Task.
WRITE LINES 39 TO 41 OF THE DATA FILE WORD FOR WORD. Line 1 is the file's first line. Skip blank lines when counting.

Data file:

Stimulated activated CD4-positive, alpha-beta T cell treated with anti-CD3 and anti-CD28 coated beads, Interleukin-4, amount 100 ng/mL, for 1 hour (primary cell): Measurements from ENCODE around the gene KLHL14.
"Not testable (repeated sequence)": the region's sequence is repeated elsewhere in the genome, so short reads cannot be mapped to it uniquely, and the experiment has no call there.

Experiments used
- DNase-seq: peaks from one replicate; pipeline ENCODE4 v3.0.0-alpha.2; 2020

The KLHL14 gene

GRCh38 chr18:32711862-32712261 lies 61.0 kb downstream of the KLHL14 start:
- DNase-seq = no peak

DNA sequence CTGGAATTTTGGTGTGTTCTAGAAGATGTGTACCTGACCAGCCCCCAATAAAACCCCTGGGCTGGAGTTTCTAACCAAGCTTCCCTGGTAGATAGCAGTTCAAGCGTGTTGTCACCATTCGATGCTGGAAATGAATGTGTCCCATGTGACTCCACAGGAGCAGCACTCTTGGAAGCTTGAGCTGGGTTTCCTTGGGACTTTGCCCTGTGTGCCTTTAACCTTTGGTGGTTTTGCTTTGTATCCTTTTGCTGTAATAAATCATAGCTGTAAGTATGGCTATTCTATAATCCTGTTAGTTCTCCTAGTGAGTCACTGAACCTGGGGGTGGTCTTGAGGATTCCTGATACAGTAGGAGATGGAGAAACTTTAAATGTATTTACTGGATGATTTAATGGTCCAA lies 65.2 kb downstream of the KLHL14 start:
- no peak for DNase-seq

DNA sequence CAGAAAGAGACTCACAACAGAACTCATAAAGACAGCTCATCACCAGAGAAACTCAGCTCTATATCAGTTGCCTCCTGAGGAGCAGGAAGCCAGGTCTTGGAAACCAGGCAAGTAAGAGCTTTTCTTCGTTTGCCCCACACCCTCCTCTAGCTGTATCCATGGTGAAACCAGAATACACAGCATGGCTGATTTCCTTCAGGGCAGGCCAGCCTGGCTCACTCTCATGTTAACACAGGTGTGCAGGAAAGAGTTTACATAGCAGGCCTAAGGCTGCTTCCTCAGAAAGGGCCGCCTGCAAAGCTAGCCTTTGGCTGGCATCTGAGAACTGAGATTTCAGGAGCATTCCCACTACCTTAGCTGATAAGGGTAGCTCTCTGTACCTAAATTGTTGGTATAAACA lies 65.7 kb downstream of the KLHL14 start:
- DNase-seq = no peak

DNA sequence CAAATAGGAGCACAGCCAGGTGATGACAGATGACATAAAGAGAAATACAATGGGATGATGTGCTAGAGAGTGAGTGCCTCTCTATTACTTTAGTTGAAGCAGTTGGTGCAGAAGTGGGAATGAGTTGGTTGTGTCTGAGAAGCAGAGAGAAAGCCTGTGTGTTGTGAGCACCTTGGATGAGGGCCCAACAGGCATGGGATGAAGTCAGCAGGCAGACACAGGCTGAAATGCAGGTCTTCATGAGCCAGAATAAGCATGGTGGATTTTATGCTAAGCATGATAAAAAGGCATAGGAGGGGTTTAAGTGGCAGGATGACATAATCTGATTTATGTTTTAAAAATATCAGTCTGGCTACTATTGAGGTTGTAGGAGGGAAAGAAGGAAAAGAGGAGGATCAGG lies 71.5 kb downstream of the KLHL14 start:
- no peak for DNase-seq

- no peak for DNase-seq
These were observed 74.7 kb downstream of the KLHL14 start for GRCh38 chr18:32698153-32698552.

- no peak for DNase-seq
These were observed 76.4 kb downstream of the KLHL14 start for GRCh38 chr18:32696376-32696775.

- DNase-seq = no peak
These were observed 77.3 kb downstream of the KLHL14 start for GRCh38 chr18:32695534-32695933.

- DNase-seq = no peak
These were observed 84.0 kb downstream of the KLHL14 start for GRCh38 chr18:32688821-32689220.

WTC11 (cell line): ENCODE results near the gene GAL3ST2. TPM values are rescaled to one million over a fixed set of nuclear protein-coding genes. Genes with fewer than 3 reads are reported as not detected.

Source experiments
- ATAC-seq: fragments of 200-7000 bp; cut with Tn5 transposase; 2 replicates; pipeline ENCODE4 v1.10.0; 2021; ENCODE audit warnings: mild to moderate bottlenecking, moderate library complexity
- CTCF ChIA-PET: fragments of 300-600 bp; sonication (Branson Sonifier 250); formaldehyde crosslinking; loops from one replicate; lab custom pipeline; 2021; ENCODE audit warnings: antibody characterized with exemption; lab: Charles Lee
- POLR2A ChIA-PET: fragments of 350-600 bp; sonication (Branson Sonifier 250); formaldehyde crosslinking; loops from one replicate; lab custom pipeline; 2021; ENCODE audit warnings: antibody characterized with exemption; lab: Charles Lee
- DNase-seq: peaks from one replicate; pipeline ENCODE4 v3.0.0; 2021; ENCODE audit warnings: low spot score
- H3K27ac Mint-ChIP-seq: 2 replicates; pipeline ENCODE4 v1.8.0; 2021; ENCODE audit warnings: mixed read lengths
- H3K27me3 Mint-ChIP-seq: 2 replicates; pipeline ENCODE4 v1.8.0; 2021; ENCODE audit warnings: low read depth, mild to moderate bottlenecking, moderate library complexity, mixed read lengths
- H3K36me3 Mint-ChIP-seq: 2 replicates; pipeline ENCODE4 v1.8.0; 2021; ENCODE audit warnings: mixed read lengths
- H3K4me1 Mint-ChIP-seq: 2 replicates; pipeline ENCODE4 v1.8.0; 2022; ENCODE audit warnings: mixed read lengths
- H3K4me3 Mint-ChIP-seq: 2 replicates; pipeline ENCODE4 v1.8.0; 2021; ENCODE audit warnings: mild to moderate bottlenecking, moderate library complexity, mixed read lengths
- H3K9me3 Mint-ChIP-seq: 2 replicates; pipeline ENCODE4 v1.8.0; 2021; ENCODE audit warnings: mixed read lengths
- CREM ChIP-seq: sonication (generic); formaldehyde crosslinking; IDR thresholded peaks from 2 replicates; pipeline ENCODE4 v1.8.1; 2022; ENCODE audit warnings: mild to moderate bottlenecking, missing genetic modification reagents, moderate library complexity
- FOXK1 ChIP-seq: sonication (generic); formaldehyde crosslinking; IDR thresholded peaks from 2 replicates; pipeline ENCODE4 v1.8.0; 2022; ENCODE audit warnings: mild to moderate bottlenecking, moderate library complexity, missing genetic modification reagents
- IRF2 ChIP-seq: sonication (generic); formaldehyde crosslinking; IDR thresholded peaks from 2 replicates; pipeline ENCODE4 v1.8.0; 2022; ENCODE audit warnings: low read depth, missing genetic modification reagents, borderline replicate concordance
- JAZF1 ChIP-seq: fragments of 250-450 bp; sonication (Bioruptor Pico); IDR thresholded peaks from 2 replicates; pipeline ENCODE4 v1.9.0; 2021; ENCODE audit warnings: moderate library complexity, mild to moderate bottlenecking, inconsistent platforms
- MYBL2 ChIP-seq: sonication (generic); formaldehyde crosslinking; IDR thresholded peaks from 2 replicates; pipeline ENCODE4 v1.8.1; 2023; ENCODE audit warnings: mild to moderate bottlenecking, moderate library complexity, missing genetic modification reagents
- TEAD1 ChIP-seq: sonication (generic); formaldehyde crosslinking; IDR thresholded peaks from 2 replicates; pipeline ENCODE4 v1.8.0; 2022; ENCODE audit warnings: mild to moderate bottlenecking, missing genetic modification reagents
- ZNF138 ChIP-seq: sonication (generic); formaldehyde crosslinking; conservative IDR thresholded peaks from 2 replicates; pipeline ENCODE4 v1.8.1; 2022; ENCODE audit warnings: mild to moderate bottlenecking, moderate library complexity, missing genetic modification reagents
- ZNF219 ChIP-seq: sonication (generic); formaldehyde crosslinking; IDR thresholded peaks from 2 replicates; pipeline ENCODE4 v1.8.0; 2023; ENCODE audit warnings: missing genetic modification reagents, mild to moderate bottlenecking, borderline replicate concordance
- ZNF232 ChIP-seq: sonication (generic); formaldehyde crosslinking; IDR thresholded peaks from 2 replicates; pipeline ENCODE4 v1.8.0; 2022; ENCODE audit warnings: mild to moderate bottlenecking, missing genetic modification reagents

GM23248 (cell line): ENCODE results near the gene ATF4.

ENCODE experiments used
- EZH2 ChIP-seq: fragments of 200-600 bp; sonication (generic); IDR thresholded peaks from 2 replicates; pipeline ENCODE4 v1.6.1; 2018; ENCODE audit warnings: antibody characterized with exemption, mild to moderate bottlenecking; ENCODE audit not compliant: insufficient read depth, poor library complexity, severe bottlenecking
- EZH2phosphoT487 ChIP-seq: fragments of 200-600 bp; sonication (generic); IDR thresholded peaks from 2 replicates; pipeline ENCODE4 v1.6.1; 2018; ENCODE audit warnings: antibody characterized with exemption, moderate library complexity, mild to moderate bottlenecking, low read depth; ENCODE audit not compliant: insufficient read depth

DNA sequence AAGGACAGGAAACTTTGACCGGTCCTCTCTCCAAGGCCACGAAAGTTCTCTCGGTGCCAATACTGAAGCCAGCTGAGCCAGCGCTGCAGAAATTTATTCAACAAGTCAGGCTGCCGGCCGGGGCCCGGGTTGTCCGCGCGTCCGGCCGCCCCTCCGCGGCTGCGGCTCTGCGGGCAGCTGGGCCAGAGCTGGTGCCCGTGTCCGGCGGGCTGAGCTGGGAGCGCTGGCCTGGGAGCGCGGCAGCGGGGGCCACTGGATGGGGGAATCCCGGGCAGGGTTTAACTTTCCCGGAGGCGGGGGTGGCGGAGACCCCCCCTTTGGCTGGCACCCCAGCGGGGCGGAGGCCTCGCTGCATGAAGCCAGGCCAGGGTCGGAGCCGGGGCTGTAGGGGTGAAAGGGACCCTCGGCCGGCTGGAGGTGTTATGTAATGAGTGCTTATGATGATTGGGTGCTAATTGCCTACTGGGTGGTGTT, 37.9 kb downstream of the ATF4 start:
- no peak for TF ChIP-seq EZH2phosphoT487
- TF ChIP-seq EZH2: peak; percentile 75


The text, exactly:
- TEAD1 ChIP-seq: sonication (generic); formaldehyde crosslinking; IDR thresholded peaks from 2 replicates; pipeline ENCODE4 v1.8.0; 2022; ENCODE audit warnings: mild to moderate bottlenecking, missing genetic modification reagents
- ZNF138 ChIP-seq: sonication (generic); formaldehyde crosslinking; conservative IDR thresholded peaks from 2 replicates; pipeline ENCODE4 v1.8.1; 2022; ENCODE audit warnings: mild to moderate bottlenecking, moderate library complexity, missing genetic modification reagents
- ZNF219 ChIP-seq: sonication (generic); formaldehyde crosslinking; IDR thresholded peaks from 2 replicates; pipeline ENCODE4 v1.8.0; 2023; ENCODE audit warnings: missing genetic modification reagents, mild to moderate bottlenecking, borderline replicate concordance